- Calf Heath ahead -
Stage one of the day's canal contemplations has gone well and there is plenty more to still to come, however a little break from towpath trekking is now required as I seek out lunchtime refreshment. The marina is private property so I retrace my footsteps to Long Molls Bridge and exit for the accurately-named Straight Mile among farms and stables. Calf Heath is a narrow ribbon of a settlement with facilities including the village hall and the Dog & Partridge pub. Naturally I'm drawn to the latter despite it having the M6 motorway practically on its doorstep - a pint of Holden's Golden Glow is my reward as a montage of Madonna songs plays interminably on some music channel or other. I therefore try my best to blot out the sound of 'Crazy for You' while tucking into a tasty cheese and onion cob. Music preferences apart the pub made a good impression, the Glow was quality ale and further entertainment is provided by a pet pooch greedily gobbling up a retired chap's packet of pork scratchings.

- The Dog & Partridge -
Keeping with the canine theme a moment longer, Straight Mile historically crossed the Hatherton Branch at Dog Bridge, one of the structures that stands to be restored should the Lichfield & Hatherton Canals Trust achieve their aims. A culvert runs beneath the M6 but beyond this a sizeable section of the old canal is under British Waterways ownership and accessible as a permissive footpath. I love exploring lost waterways like this and with favourable (i.e not too hot) July weather I was in for an absolute treat! Scrawpers End Bridge on Oak Lane is the starting point for stage two of my towpath tour even if the low headroom is a bit of a challenge if I'm to investigate the little stub right up next to the M6 carriageway.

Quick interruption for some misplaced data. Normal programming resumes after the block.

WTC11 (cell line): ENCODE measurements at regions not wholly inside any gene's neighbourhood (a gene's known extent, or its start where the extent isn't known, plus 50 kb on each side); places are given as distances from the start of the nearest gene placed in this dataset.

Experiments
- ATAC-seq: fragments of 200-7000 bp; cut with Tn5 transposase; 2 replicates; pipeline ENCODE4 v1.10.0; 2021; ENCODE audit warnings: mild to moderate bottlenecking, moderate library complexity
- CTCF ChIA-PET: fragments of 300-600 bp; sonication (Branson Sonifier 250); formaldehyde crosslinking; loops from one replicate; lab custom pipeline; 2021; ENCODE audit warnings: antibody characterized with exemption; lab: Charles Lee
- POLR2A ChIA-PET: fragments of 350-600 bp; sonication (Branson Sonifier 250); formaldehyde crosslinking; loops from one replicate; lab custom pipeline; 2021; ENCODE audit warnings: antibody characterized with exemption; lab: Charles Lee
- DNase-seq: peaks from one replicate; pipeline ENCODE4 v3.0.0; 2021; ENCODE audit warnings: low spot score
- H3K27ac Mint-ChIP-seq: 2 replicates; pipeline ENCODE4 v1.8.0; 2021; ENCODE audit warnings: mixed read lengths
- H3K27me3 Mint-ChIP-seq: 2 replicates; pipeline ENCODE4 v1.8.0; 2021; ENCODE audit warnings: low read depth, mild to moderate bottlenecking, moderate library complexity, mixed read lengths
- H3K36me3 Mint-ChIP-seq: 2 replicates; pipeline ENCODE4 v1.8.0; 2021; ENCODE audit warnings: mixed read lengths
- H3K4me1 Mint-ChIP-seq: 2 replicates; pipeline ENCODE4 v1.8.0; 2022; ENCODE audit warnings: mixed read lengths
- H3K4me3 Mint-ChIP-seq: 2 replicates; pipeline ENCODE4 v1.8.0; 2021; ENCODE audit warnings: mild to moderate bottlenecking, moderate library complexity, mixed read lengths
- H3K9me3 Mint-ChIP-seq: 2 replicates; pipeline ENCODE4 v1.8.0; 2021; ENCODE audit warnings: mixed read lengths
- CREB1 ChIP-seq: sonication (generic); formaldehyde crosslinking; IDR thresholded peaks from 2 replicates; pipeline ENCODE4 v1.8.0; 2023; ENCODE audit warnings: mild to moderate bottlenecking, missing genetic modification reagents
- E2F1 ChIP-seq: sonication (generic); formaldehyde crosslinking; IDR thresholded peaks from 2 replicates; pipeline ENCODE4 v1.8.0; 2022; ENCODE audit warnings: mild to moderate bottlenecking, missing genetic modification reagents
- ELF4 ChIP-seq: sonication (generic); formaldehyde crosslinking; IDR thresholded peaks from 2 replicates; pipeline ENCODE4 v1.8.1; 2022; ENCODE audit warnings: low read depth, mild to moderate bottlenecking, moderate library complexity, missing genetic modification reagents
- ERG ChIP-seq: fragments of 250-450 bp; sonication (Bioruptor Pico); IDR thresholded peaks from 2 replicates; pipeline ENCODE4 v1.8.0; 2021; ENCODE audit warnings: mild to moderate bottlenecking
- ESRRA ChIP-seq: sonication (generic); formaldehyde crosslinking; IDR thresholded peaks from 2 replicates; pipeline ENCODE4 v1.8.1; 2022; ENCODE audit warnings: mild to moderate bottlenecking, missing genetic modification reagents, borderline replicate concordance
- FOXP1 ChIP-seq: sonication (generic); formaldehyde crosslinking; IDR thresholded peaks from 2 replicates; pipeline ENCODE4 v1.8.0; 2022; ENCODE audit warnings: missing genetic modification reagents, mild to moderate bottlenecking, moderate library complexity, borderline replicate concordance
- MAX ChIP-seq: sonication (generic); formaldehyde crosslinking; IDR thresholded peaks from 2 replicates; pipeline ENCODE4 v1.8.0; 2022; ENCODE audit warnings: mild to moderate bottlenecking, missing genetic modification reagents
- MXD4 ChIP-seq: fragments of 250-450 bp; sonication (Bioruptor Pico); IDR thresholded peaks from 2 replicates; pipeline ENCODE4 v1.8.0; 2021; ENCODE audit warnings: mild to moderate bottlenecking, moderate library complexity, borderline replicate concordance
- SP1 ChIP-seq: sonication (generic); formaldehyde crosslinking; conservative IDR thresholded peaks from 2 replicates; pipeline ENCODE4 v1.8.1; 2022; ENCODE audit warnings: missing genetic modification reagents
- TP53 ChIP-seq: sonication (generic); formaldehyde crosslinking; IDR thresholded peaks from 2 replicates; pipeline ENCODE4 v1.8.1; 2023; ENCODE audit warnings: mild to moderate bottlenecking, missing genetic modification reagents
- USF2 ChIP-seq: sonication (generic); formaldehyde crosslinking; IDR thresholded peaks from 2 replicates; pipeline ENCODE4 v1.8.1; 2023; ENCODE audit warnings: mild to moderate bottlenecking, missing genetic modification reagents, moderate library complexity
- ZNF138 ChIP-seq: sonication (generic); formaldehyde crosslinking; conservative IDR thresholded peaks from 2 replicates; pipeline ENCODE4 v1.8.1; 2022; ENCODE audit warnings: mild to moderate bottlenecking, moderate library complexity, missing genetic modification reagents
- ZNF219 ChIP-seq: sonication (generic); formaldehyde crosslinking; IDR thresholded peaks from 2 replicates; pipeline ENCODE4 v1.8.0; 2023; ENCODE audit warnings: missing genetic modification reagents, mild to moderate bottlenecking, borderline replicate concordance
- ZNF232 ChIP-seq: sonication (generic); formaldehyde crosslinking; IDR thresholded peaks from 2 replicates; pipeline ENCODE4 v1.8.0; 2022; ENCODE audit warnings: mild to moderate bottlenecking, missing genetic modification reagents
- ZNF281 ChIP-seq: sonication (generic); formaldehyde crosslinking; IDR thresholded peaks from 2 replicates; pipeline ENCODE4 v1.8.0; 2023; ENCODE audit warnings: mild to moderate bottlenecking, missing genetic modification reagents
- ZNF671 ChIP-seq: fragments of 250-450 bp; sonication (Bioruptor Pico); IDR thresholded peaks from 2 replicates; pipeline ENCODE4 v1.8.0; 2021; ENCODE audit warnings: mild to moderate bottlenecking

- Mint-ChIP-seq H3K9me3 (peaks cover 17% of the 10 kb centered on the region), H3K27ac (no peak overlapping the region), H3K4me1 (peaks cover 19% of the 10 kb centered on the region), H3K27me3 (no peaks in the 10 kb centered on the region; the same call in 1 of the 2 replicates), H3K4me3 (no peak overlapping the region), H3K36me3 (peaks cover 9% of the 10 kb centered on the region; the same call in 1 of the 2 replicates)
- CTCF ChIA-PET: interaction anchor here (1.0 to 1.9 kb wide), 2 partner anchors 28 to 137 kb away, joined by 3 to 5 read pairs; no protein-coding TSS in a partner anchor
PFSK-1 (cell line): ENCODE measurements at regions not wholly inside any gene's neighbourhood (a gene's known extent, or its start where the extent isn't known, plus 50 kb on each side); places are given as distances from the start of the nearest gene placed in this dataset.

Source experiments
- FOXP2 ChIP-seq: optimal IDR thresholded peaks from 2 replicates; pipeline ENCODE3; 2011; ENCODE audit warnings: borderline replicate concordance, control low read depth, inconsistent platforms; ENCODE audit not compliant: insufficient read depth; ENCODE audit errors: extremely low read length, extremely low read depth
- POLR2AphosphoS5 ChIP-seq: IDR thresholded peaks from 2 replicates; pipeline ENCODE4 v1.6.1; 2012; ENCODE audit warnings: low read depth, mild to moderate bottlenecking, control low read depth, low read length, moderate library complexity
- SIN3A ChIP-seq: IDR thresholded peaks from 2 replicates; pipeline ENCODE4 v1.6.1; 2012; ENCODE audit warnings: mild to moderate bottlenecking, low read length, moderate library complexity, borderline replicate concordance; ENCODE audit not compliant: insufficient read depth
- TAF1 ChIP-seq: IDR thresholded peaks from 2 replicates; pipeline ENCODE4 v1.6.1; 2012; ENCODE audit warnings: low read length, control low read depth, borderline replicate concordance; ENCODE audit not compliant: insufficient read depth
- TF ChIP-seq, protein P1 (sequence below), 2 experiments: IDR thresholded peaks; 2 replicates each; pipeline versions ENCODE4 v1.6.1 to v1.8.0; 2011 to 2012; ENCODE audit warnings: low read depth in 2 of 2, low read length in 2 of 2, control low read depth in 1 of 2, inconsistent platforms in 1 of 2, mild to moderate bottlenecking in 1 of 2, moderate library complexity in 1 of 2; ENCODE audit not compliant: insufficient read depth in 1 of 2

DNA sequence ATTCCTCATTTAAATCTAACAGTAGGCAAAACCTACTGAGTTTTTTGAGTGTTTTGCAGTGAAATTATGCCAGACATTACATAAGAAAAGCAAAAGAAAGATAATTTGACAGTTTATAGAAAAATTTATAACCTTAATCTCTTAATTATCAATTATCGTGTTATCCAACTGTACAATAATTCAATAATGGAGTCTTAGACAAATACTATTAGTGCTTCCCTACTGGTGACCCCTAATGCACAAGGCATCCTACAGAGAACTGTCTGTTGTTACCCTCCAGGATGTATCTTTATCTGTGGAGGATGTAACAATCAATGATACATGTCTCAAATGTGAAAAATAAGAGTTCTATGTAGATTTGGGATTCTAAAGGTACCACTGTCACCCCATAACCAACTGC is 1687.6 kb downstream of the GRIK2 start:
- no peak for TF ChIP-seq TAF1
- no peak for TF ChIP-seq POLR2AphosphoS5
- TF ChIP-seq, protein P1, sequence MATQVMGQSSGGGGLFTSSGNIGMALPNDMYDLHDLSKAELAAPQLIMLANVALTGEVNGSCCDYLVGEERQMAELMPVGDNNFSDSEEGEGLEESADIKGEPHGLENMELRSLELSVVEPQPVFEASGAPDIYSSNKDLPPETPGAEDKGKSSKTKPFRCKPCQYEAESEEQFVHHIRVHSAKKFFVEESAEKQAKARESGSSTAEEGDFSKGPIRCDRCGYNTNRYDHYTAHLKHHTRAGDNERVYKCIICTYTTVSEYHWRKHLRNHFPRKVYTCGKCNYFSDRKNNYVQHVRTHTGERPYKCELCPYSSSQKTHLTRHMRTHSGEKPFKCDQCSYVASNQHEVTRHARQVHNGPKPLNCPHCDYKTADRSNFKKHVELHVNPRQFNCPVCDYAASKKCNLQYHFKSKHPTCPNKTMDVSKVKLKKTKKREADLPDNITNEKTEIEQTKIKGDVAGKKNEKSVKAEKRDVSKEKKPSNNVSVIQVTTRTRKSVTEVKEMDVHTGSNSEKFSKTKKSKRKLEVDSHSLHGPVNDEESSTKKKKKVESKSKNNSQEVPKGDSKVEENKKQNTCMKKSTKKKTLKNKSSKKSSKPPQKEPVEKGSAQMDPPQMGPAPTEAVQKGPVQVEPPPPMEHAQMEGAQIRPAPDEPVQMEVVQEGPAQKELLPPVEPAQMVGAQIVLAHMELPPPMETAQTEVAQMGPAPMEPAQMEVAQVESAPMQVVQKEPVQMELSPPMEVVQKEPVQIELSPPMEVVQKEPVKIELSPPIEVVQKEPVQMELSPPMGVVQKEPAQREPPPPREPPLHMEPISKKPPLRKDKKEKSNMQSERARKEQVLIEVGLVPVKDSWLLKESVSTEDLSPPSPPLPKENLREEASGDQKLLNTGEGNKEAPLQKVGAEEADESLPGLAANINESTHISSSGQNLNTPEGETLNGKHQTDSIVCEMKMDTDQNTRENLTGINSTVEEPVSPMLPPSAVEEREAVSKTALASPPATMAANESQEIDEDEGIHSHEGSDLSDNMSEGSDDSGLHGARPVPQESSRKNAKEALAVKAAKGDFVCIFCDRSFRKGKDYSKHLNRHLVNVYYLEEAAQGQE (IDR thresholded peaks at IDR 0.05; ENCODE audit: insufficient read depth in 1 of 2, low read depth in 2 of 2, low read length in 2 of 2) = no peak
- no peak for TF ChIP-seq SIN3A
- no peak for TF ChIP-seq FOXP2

- Scrawpers End Bridge -
A bit of crawling and contortion later means I've captured the culvert on camera and am clear to proceed towards Cannock. Scrawpers End is just one of a sequence of interesting bridges demanding discovery, so in turn I encounter Saredon Mill Bridge, Cross Bridge (also height-restricted, this is where Four Crosses Lane goes over the line) and Cats - or Catch - Bridge. A brick-lined narrowing marks the site of Meadow Lock and the trail ends at Bridge 8 to the rear of the Roman Way Hotel. I have to say that together they made for one of the most fascinating strolls I've done in a long time, and the LHCRT have done a great job of rebuilding some of the bridges that had fallen into disrepair. The canal channel is mainly in water throughout, flanked by lush vegetation which is rather pretty in places. I'm not sure how much of the original fabric of the line survives beyond Wedges Mills - it would be interesting to find out but that's a task for another day.